Expat Filmmakers in Berlin – Aaron Lucas

For Aussie filmmaker Aaron Lucas, the decision to move to Berlin in June 2018 was very spontaneous – he didn’t know anyone here, didn’t speak German, but it still seemed like a great idea. Well, we’ve seen Free Therapy – his first short film made in Berlin – and we can’t agree more. For all we know, he should have come here sooner!   

Growing up, Aaron wanted to become the modern version of Steve Irwin or get “really buff” – as he says – and be a wrestler in the WWE. Luckily for us, his interest in worms and bugs had faded over time, and he didn’t flourish into the new John Cena. Instead, he did the Bachelor of Performance course at the University of Wollongong which is just a stone’s throw away from his hometown – Sydney.

What inspired you to pursue a career in the creative industry?

Aaron - I think I took the creative route after my dad died when I was in my last years of high school. At that time, I got really into my high school drama class as a kind of escape. From there, I went on to acting and then tried to direct a bit of theatre. But even before all of this, I would make short films with my childhood best friend whenever we had nothing else to do. Making little movies was a thing I continued to do for fun – and now I still do it for fun. You can maybe tell when you watch them because they are always so silly.

After university, I moved back to Sydney, got an agent and did a little bit of acting. That's how I met James Wright who is now the person I make my work with, my writing husband. When I was fresh out of university, we made a silly little web series on YouTube about two normal guys who live with a tragic actor – it's called Toby Or Not To Be. After university, I also acted in some theatre and some terrible commercials and directed some music videos. Basically, I was just dealing with the fact that I was about to launch into a career as an artist and what that means: being poor and having overly emotional friends.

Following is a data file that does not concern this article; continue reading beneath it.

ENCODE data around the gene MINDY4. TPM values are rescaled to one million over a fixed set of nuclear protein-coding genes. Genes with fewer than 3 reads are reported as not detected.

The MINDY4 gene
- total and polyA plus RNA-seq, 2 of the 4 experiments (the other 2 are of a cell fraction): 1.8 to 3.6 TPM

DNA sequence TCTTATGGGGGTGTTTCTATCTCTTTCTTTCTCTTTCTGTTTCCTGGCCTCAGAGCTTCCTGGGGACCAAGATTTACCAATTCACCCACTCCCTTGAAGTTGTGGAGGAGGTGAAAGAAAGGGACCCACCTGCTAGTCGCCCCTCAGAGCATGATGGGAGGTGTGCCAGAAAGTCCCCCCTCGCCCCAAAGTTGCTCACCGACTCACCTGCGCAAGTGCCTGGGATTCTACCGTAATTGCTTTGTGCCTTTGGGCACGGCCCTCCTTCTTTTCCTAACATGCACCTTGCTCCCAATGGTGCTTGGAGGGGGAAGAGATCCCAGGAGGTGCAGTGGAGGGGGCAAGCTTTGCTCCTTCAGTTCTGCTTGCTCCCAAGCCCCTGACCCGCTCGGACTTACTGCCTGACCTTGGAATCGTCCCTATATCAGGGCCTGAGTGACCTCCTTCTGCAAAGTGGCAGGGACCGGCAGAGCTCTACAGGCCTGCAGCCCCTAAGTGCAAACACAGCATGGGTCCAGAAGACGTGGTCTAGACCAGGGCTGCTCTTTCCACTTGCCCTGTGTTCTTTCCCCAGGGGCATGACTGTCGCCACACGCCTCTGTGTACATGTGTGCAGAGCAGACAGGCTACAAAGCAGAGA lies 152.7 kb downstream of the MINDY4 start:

How did the move to Berlin happen – and why?

Aaron - I had flights booked to just come here for a week after a holiday in Portugal with my family, but about a month before the flight, I decided to cancel my return flight and stay in Berlin. I honestly knew almost nothing about Berlin before I came here and told myself that I would just figure it out when I got here. I definitely wanted to make some friends and learn German. I've done one of those things.

My Opa was born in Berlin in 1927 and lived here till he was 12, and I wanted to make a short documentary film about his life here, so there was also that motivation. But it was mainly that I really wanted to get out of Australia and live overseas for a while, and I am so glad that I did. I didn't think too much about making other films here, but when I got here and had time on my hands, I got really restless and just wanted to make stuff again.

So you made Free Therapy.

Aaron - I had this idea of watching a director who is directing something that is clearly about his own life and the actors find out halfway through that it's about him but they are already too far into it to stop. So I sat down and wrote out the first draft of it in one sitting. Writing about a wanky director was very easy for me, not sure why... And of course, there is the meta-level of me being the director, who also just had a break-up and is directing this film. But it's not based on true events, I swear...